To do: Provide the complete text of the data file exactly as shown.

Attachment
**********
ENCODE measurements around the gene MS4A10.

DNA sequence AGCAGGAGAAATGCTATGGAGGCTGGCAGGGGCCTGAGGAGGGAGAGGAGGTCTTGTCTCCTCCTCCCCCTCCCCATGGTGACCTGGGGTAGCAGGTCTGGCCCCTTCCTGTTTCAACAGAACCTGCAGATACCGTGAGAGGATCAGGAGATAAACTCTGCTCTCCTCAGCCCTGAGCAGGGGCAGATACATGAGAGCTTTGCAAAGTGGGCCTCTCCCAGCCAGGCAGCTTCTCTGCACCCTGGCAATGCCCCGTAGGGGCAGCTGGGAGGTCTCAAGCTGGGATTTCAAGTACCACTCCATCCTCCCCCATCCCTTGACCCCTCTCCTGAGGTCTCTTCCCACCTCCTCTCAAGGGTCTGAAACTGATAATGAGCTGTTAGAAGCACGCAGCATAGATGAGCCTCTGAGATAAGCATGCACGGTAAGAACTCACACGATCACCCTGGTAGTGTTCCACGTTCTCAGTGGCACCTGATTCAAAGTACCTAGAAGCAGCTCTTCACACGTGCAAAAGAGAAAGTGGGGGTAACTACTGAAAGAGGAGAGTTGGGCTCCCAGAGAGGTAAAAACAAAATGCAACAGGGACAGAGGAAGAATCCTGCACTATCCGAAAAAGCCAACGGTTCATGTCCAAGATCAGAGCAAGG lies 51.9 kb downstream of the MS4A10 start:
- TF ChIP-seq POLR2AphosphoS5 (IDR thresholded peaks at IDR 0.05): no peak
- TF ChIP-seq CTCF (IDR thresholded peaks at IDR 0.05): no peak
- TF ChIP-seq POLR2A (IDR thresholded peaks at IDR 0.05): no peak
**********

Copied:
ENCODE measurements around the gene MS4A10.

DNA sequence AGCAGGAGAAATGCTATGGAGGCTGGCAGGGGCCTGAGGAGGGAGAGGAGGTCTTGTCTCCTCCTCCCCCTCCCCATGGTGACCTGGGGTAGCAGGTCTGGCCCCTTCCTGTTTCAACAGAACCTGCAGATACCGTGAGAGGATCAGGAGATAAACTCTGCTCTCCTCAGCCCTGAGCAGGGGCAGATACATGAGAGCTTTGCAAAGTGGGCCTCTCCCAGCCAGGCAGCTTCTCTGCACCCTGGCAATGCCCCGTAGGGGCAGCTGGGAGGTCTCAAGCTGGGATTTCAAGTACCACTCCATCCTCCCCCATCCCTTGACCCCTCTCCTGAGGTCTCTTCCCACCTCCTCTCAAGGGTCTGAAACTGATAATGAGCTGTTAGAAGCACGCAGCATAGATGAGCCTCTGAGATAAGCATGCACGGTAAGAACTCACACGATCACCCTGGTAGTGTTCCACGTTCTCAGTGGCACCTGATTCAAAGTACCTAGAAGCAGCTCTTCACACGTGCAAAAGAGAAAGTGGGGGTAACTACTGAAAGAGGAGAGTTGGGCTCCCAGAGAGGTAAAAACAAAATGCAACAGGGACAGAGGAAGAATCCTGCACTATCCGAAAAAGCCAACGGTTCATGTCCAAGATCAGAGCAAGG lies 51.9 kb downstream of the MS4A10 start:
- TF ChIP-seq POLR2AphosphoS5 (IDR thresholded peaks at IDR 0.05): no peak
- TF ChIP-seq CTCF (IDR thresholded peaks at IDR 0.05): no peak
- TF ChIP-seq POLR2A (IDR thresholded peaks at IDR 0.05): no peak